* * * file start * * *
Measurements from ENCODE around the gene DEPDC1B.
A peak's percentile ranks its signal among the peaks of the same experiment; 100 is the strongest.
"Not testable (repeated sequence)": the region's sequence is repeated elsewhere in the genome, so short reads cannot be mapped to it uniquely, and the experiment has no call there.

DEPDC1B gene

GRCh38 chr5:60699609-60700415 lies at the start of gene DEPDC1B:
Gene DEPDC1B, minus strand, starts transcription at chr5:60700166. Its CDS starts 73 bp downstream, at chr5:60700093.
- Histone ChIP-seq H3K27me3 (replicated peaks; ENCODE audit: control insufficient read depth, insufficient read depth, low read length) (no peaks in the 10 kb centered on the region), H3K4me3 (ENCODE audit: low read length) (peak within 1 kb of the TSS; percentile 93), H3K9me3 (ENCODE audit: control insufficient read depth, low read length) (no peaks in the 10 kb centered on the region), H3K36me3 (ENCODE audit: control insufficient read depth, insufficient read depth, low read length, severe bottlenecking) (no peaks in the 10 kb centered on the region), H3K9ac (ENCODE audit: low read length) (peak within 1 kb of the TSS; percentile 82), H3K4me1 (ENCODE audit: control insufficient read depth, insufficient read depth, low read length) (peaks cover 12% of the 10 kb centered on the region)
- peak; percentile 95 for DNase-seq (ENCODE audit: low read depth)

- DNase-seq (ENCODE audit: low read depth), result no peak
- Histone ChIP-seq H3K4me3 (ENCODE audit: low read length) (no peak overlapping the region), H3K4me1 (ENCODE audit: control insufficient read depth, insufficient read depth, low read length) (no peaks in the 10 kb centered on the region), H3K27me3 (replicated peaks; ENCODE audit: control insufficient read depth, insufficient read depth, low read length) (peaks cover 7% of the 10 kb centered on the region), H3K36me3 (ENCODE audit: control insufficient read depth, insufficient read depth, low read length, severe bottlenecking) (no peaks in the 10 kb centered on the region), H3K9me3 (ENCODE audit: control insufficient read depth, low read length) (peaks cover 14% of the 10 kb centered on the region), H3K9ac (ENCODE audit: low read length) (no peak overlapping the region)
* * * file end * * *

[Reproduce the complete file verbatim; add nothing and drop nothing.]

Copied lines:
Measurements from ENCODE around the gene DEPDC1B.
A peak's percentile ranks its signal among the peaks of the same experiment; 100 is the strongest.
"Not testable (repeated sequence)": the region's sequence is repeated elsewhere in the genome, so short reads cannot be mapped to it uniquely, and the experiment has no call there.

DEPDC1B gene

GRCh38 chr5:60699609-60700415 lies at the start of gene DEPDC1B:
Gene DEPDC1B, minus strand, starts transcription at chr5:60700166. Its CDS starts 73 bp downstream, at chr5:60700093.
- Histone ChIP-seq H3K27me3 (replicated peaks; ENCODE audit: control insufficient read depth, insufficient read depth, low read length) (no peaks in the 10 kb centered on the region), H3K4me3 (ENCODE audit: low read length) (peak within 1 kb of the TSS; percentile 93), H3K9me3 (ENCODE audit: control insufficient read depth, low read length) (no peaks in the 10 kb centered on the region), H3K36me3 (ENCODE audit: control insufficient read depth, insufficient read depth, low read length, severe bottlenecking) (no peaks in the 10 kb centered on the region), H3K9ac (ENCODE audit: low read length) (peak within 1 kb of the TSS; percentile 82), H3K4me1 (ENCODE audit: control insufficient read depth, insufficient read depth, low read length) (peaks cover 12% of the 10 kb centered on the region)
- peak; percentile 95 for DNase-seq (ENCODE audit: low read depth)

- DNase-seq (ENCODE audit: low read depth), result no peak
- Histone ChIP-seq H3K4me3 (ENCODE audit: low read length) (no peak overlapping the region), H3K4me1 (ENCODE audit: control insufficient read depth, insufficient read depth, low read length) (no peaks in the 10 kb centered on the region), H3K27me3 (replicated peaks; ENCODE audit: control insufficient read depth, insufficient read depth, low read length) (peaks cover 7% of the 10 kb centered on the region), H3K36me3 (ENCODE audit: control insufficient read depth, insufficient read depth, low read length, severe bottlenecking) (no peaks in the 10 kb centered on the region), H3K9me3 (ENCODE audit: control insufficient read depth, low read length) (peaks cover 14% of the 10 kb centered on the region), H3K9ac (ENCODE audit: low read length) (no peak overlapping the region)